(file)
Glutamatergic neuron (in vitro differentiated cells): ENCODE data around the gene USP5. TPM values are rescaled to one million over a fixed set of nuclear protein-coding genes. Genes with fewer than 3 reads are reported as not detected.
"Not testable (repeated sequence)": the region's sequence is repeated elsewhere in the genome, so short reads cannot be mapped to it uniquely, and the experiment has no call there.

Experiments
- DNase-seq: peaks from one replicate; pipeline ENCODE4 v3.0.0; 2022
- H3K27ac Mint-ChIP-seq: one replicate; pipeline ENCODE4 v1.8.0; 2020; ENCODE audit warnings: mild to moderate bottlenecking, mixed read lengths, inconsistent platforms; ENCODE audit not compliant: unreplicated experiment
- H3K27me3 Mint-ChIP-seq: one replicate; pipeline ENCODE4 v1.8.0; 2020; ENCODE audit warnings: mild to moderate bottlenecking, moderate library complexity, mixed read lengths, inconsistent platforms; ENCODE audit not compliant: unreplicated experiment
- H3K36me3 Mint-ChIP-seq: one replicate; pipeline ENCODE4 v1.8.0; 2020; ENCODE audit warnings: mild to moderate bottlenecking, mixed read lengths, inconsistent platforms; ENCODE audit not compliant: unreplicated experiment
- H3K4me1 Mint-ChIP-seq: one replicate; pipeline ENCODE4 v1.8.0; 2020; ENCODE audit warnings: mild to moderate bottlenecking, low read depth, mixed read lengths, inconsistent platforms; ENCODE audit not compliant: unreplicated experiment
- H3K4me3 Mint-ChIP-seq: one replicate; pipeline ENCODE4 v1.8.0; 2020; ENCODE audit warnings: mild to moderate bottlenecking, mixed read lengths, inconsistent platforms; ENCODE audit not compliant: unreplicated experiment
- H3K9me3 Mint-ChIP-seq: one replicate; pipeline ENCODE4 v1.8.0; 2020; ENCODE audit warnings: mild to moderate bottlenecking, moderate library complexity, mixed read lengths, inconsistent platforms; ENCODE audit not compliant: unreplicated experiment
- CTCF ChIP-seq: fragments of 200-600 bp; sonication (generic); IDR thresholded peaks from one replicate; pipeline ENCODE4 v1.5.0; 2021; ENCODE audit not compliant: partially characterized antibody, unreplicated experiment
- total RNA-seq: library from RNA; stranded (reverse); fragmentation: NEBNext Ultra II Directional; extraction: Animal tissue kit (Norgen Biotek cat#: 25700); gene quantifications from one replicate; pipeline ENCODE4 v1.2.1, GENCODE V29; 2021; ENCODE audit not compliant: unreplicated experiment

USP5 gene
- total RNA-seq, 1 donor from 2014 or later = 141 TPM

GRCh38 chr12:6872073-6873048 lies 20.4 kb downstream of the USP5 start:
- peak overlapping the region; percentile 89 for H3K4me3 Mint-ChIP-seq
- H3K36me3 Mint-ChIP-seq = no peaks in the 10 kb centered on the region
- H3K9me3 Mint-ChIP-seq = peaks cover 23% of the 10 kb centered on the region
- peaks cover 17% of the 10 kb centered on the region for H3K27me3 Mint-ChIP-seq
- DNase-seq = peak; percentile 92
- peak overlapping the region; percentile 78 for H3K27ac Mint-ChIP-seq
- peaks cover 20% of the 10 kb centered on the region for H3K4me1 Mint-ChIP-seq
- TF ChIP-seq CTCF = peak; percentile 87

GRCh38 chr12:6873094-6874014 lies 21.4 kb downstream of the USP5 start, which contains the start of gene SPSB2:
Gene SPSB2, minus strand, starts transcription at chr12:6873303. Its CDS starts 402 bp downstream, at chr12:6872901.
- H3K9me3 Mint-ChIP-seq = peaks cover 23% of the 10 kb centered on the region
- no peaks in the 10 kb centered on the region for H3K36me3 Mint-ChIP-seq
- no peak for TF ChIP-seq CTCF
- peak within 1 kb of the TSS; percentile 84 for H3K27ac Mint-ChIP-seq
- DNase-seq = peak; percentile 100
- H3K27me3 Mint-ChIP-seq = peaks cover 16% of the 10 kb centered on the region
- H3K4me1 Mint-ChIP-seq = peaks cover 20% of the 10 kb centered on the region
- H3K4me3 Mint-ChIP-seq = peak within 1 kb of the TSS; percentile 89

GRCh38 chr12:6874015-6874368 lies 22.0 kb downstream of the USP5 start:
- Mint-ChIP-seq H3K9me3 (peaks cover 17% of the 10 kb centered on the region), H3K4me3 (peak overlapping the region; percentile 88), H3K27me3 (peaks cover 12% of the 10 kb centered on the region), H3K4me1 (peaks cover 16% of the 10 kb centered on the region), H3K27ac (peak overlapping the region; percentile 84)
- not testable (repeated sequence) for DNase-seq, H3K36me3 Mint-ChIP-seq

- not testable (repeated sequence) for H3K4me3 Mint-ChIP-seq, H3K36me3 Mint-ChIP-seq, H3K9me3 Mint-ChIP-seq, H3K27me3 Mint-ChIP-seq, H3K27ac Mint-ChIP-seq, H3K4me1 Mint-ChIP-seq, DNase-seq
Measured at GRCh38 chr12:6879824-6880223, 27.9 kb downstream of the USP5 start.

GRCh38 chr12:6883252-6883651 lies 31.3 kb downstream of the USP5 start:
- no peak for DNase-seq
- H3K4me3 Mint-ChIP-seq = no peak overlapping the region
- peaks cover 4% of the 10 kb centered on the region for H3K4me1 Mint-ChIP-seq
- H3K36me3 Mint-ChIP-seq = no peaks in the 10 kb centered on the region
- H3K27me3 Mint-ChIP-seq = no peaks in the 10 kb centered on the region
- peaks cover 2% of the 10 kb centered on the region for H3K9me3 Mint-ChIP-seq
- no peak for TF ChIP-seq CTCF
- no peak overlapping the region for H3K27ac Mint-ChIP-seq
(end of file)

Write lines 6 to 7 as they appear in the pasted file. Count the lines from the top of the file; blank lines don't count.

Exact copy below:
- H3K27me3 Mint-ChIP-seq: one replicate; pipeline ENCODE4 v1.8.0; 2020; ENCODE audit warnings: mild to moderate bottlenecking, moderate library complexity, mixed read lengths, inconsistent platforms; ENCODE audit not compliant: unreplicated experiment
- H3K36me3 Mint-ChIP-seq: one replicate; pipeline ENCODE4 v1.8.0; 2020; ENCODE audit warnings: mild to moderate bottlenecking, mixed read lengths, inconsistent platforms; ENCODE audit not compliant: unreplicated experiment